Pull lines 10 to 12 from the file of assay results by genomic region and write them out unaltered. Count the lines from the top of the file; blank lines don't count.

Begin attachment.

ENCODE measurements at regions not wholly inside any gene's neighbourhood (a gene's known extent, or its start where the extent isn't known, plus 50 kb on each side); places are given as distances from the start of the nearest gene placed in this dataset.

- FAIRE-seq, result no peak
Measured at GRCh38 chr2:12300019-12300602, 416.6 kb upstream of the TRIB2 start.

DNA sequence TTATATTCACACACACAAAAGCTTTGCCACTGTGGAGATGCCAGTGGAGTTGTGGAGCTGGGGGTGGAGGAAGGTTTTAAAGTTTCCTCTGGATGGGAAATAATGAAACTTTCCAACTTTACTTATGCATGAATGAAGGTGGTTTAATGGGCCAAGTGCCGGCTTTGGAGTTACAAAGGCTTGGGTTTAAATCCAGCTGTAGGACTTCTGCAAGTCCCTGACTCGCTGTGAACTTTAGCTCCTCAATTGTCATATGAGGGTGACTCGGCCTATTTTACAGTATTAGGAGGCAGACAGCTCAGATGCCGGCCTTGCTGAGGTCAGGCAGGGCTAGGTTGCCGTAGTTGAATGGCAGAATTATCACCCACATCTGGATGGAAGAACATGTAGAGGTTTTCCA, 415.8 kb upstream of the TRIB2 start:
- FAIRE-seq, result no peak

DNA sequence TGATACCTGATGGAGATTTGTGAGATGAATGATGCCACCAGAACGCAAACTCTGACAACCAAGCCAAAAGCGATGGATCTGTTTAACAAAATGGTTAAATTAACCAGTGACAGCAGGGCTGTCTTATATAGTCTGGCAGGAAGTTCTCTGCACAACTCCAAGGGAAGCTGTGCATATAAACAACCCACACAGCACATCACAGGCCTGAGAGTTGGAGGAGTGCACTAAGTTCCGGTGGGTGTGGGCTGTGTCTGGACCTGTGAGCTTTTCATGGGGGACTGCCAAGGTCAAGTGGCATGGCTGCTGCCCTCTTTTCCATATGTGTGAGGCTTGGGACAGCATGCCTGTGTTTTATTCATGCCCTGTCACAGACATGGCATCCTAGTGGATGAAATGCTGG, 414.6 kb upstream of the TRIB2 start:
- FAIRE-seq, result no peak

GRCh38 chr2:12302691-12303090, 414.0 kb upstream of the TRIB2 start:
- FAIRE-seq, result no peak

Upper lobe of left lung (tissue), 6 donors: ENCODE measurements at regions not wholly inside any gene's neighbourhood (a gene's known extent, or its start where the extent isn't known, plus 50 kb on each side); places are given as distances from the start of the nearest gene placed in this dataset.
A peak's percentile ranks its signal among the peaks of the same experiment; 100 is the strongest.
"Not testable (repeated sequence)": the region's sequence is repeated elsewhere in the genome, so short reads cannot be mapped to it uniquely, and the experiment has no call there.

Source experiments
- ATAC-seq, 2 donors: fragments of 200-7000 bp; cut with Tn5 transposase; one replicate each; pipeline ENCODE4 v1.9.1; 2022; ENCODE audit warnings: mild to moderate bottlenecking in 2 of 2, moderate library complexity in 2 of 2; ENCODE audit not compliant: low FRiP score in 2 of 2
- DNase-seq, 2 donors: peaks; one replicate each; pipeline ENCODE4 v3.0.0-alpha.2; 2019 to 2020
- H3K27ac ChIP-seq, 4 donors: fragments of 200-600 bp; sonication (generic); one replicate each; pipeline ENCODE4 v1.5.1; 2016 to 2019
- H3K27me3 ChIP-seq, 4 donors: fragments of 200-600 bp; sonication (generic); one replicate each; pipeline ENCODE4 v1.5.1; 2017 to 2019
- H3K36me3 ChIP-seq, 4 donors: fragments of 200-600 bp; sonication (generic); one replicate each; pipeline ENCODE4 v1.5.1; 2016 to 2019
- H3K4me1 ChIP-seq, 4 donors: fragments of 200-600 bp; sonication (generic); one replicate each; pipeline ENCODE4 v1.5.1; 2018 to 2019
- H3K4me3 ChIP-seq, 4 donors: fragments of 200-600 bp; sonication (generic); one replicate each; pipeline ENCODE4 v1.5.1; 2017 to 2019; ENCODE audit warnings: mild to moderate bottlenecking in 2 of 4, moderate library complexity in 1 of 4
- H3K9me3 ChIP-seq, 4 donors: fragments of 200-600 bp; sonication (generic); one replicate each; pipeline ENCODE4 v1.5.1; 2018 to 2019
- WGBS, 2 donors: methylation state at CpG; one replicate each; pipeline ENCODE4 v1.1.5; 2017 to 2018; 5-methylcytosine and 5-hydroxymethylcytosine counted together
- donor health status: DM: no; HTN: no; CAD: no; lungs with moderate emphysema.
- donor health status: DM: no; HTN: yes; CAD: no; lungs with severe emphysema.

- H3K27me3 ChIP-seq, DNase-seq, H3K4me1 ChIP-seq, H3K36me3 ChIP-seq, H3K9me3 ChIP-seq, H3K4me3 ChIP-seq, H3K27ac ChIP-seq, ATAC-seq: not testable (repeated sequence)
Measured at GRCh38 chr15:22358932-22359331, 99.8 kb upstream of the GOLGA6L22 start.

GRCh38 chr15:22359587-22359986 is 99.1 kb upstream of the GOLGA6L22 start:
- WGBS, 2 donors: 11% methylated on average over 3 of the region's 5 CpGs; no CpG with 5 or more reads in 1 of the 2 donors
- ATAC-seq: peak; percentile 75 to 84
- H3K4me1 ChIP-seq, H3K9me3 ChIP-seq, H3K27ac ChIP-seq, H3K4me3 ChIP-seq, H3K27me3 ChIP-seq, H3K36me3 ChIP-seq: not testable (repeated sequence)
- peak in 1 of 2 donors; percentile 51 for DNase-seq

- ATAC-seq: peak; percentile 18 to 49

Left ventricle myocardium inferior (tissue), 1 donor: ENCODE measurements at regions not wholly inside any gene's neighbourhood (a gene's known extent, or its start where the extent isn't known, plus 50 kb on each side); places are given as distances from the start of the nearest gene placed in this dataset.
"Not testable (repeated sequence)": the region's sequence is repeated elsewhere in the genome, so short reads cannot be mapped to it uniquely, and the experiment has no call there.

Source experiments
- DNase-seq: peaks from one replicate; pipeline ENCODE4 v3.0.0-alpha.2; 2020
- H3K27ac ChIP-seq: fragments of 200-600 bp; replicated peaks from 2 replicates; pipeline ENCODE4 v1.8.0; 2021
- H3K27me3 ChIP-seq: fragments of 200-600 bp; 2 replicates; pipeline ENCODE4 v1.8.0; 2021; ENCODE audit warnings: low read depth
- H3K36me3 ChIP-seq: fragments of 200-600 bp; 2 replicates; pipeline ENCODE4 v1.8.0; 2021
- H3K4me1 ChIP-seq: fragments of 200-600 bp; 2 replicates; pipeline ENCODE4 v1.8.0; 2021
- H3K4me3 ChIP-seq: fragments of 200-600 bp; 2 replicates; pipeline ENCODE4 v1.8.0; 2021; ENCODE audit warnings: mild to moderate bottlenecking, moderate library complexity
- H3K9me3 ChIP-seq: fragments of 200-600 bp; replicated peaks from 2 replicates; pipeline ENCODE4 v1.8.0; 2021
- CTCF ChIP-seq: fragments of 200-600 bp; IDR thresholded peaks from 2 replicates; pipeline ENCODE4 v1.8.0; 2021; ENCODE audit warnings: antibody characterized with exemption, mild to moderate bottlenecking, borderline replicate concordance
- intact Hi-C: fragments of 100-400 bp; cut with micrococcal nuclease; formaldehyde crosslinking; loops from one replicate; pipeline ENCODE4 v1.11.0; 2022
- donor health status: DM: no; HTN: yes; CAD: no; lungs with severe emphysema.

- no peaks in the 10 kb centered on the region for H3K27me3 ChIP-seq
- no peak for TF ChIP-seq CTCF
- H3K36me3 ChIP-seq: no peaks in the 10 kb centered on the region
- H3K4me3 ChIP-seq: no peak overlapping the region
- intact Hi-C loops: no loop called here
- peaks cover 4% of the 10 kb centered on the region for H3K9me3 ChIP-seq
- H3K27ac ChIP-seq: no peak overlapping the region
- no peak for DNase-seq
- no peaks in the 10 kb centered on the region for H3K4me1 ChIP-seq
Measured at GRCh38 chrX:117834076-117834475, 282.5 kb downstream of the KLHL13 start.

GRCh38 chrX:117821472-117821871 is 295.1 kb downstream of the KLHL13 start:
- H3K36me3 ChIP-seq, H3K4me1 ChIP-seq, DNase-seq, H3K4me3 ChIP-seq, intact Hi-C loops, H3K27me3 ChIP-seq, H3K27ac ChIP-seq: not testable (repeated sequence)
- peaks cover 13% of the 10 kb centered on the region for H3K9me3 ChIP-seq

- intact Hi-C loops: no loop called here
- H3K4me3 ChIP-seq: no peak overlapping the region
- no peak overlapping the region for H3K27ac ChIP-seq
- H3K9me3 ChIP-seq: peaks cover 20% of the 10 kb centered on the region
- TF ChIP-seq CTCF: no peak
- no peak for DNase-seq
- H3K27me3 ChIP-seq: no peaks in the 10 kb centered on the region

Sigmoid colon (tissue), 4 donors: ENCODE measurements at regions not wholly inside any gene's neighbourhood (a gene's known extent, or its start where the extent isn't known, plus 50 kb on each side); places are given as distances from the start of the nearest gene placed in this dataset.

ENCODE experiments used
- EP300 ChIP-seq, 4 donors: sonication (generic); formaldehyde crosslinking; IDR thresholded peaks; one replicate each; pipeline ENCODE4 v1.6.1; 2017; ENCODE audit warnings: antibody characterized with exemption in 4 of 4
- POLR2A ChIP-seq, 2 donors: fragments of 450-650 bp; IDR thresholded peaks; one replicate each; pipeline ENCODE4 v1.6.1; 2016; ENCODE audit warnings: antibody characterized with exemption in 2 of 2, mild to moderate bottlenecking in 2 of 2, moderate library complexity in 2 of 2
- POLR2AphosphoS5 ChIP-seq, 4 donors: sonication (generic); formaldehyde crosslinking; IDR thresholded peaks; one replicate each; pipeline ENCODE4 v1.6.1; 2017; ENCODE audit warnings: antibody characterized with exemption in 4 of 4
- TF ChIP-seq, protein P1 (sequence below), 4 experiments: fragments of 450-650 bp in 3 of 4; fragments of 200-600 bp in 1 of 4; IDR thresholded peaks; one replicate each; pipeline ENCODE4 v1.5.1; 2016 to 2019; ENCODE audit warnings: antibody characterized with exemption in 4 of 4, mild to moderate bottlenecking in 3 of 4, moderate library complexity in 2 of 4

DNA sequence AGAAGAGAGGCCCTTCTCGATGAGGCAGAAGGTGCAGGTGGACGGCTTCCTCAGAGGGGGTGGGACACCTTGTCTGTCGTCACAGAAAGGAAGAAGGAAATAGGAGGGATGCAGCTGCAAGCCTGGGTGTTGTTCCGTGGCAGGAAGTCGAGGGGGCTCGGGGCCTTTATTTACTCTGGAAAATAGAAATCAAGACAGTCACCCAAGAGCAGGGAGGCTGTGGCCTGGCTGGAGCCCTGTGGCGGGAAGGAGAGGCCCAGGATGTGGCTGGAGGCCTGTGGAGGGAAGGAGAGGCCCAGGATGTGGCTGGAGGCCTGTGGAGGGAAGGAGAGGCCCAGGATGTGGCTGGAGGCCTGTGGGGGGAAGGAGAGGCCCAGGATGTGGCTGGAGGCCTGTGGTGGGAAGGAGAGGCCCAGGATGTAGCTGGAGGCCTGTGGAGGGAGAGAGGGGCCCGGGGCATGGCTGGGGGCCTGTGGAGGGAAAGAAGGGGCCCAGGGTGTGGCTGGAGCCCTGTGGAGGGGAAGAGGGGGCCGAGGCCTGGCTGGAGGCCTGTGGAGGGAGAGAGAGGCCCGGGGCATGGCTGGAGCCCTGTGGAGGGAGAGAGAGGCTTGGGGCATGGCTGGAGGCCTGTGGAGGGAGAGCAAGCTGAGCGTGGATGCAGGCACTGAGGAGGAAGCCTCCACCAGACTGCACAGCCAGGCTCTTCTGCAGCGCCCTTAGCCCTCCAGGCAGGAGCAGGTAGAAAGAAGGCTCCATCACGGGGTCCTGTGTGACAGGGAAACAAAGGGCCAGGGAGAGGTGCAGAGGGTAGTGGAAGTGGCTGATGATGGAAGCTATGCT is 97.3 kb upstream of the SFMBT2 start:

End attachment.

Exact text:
Upper lobe of left lung (tissue), 6 donors: ENCODE measurements at regions not wholly inside any gene's neighbourhood (a gene's known extent, or its start where the extent isn't known, plus 50 kb on each side); places are given as distances from the start of the nearest gene placed in this dataset.
A peak's percentile ranks its signal among the peaks of the same experiment; 100 is the strongest.
"Not testable (repeated sequence)": the region's sequence is repeated elsewhere in the genome, so short reads cannot be mapped to it uniquely, and the experiment has no call there.